New Evidence Shows that Low Interest Rate Led To Yield Search

New empirical research establishes a strong relationship between very low interest rates set by the Fed, as in the period 2002-2005, and a risk-taking search for yield. This policy-induced lessening of risk aversion has been emphasized by Raghu Rajan and others as a key factor bringing on the financial crisis. The new empirical support for this view is reported in the working paper “Risk, Uncertainty and Monetary Policy” by Geert Bekaert, Marie Hoerova, and Marco Lo Duca.

The basic evidence is the pattern of correlations over time which can found by looking carefully through the following bar graphs and table drawn from the paper.

The bar graphs show the correlation between market volatility, measured by VIX, and the interest rate set by the Fed, measured by RERA—the federal fund rate minus the inflation rate. The two columns of five-digit numbers in the table labeled lead and lag are the values of the correlations shown in the bars. (VIX, of course, is the implied volatility of the S&P 500. The identifier LVIX is used because they actually look at the log of VIX).

The bar graph on the left (and the first column of numbers) shows the correlation coefficients between the VIX and values of the federal funds rate at previous months going back into the past from 1 month to 36 months. For example, the correlation between the VIX and the federal funds rate 12 months earlier is 0.5057. Observe that these correlations are all positive and significant, evidence that lower interest rates are associated with lower future values of the VIX, or less risk aversion as explained in the paper. In this sense, low interest rates tend to lower risk version and high interest rates raise it. In other words the low rates cause a search for yield with a willingness to take on more risk.

The bar graph on the right (and the second column of numbers) shows the correlation coefficients between the VIX and values of the federal funds rate at varying months going into the future. After the first few months, these correlations are negative and significant indicating that the Fed tends to react to high levels of volatility by lowering interest rates.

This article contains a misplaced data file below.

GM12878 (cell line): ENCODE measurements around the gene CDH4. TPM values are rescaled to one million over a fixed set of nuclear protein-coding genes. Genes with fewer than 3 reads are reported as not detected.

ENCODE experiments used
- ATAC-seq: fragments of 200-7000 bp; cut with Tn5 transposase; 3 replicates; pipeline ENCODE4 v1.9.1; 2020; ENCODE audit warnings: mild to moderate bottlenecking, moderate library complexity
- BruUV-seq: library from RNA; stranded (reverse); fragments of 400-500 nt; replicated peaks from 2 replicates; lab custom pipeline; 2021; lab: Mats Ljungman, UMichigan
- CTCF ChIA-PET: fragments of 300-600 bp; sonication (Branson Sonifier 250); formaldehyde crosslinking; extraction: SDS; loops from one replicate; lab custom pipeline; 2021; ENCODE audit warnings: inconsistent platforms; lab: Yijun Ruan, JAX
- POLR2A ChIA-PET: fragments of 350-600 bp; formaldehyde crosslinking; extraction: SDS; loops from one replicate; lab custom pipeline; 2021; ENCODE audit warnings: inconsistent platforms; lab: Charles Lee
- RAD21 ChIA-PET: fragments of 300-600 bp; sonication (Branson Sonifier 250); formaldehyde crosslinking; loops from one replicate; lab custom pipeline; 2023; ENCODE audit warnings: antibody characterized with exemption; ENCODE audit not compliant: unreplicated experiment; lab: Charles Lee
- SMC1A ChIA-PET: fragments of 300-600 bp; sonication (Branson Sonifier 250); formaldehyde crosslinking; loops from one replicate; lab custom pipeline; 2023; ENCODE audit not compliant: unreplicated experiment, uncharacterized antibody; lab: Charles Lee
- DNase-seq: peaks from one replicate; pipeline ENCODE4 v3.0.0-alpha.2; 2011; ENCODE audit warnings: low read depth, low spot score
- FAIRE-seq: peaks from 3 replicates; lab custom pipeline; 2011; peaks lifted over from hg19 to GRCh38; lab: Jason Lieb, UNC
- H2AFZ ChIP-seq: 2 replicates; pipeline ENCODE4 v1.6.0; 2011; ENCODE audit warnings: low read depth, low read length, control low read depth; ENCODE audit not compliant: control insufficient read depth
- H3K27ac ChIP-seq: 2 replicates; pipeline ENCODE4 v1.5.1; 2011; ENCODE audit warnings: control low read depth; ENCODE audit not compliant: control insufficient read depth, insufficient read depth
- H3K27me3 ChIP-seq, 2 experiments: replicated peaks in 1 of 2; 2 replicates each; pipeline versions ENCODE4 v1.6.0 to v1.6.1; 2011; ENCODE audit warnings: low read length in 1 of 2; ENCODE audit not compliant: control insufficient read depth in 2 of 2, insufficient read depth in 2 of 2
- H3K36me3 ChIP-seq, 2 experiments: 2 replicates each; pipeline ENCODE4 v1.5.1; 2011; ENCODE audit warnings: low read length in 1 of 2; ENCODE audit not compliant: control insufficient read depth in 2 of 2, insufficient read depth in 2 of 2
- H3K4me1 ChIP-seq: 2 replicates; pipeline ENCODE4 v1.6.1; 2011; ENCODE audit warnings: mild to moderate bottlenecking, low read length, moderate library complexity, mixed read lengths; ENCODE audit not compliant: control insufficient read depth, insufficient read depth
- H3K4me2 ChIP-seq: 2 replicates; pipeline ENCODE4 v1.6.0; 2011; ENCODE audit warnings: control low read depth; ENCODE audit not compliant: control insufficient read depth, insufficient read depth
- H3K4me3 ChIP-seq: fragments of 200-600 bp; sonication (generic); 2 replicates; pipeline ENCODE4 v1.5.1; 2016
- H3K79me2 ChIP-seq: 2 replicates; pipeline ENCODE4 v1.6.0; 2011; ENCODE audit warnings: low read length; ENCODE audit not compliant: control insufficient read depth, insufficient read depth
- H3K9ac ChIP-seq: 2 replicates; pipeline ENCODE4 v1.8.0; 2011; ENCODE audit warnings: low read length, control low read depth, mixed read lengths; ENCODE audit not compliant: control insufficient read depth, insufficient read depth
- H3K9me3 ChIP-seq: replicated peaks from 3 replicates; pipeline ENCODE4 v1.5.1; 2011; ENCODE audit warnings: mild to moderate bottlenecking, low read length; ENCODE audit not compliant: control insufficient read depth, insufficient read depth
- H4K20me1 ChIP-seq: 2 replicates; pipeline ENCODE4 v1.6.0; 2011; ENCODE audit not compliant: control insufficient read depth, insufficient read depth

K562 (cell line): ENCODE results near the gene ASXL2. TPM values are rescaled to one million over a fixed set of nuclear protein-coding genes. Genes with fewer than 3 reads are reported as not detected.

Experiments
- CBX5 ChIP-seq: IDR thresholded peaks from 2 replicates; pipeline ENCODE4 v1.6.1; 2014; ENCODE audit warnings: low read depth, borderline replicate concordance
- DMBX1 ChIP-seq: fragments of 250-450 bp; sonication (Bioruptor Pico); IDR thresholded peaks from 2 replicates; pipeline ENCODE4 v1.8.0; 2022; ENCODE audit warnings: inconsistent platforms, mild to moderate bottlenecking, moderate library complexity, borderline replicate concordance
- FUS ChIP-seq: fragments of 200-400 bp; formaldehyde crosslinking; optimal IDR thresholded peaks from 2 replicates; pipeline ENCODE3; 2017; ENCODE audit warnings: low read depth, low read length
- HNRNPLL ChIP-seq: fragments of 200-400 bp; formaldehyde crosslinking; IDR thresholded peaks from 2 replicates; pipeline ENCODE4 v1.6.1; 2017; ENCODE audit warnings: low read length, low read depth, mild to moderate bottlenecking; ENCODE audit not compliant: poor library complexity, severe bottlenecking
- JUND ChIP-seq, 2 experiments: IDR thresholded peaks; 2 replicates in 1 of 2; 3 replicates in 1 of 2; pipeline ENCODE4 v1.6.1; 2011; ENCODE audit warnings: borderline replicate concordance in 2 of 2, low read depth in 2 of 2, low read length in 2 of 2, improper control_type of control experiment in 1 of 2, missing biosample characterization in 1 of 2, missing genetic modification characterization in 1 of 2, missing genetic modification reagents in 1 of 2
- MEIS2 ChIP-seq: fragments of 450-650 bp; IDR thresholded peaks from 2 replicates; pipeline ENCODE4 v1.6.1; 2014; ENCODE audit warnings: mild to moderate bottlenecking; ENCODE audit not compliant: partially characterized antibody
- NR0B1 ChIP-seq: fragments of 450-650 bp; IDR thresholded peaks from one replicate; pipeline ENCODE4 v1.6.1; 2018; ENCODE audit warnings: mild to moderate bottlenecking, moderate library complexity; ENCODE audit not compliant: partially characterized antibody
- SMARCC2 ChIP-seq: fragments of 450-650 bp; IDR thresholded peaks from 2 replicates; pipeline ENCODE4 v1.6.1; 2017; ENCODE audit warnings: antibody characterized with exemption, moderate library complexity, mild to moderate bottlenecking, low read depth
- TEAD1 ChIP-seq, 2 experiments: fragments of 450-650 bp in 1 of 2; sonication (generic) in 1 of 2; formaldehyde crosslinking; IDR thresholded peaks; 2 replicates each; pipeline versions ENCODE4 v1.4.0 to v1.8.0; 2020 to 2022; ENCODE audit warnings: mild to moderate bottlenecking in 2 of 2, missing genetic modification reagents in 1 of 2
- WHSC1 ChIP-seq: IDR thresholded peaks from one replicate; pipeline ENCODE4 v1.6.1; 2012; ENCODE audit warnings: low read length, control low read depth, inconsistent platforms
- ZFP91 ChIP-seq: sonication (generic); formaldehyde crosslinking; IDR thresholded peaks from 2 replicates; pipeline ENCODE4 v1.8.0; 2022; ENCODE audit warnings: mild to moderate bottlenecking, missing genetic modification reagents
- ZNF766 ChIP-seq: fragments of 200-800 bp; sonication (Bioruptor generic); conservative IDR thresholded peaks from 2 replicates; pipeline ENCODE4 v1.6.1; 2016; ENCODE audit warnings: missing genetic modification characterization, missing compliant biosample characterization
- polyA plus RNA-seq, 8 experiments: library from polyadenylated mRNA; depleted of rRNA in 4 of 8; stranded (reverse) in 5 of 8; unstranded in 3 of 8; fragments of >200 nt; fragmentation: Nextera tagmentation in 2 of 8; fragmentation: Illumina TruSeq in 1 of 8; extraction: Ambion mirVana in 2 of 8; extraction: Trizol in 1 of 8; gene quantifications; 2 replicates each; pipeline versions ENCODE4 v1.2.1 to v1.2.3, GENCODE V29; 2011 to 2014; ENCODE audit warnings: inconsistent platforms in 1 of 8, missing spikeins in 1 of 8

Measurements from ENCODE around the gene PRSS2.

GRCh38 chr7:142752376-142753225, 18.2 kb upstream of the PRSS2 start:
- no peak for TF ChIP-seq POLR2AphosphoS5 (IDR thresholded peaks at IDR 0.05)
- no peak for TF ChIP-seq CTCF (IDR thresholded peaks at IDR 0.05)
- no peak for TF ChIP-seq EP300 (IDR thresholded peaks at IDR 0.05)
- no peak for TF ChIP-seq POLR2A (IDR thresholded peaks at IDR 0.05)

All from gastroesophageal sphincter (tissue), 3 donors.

The bottom line of this empirical research, as the authors put it, is that “lax monetary policy increases risk appetite (decreases risk aversion) in the future, with the effect lasting for about two years and starting to be significant after five months.” Their result is important to the policy debate because such monetary policy has been “cited as one of the contributing factors to the build up of a speculative bubble prior to the 2007-09 financial crisis.”

About John B. Taylor 117 Articles

Affiliation: Stanford University

John B. Taylor is the Mary and Robert Raymond Professor of Economics at Stanford University and the Bowen H. and Janice Arthur McCoy Senior Fellow at the Hoover Institution. He formerly served as the director of the Stanford Institute for Economic Policy Research, where he is now a senior fellow, and he was founding director of Stanford's Introductory Economics Center.

Taylor’s academic fields of expertise are macroeconomics, monetary economics, and international economics. He is known for his research on the foundations of modern monetary theory and policy, which has been applied by central banks and financial market analysts around the world. He has an active interest in public policy. Taylor is currently a member of the California Governor's Council of Economic Advisors, where he also previously served from 1996 to 1998. In the past, he served as senior economist on the President's Council of Economic Advisers from 1976 to 1977, as a member of the President's Council of Economic Advisers from 1989 to 1991. He was also a member of the Congressional Budget Office's Panel of Economic Advisers from 1995 to 2001.

For four years from 2001 to 2005, Taylor served as Under Secretary of Treasury for International Affairs where he was responsible for U.S. policies in international finance, which includes currency markets, trade in financial services, foreign investment, international debt and development, and oversight of the International Monetary Fund and the World Bank. He was also responsible for coordinating financial policy with the G-7 countries, was chair of the working party on international macroeconomics at the OECD, and was a member of the Board of the Overseas Private Investment Corporation. His book Global Financial Warriors: The Untold Story of International Finance in the Post-9/11 World chronicles his years as head of the international division at Treasury.

Taylor was awarded the Alexander Hamilton Award for his overall leadership in international finance at the U.S. Treasury. He was also awarded the Treasury Distinguished Service Award for designing and implementing the currency reforms in Iraq, and the Medal of the Republic of Uruguay for his work in resolving the 2002 financial crisis. In 2005, he was awarded the George P. Shultz Distinguished Public Service Award. Taylor has also won many teaching awards; he was awarded the Hoagland Prize for excellence in undergraduate teaching and the Rhodes Prize for his high teaching ratings in Stanford's introductory economics course. He also received a Guggenheim Fellowship for his research, and he is a fellow of the American Academy of Arts and Sciences and the Econometric Society; he formerly served as vice president of the American Economic Association.

Before joining the Stanford faculty in 1984, Taylor held positions as professor of economics at Princeton University and Columbia University. Taylor received a B.A. in economics summa cum laude from Princeton University in 1968 and a Ph.D. in economics from Stanford University in 1973.

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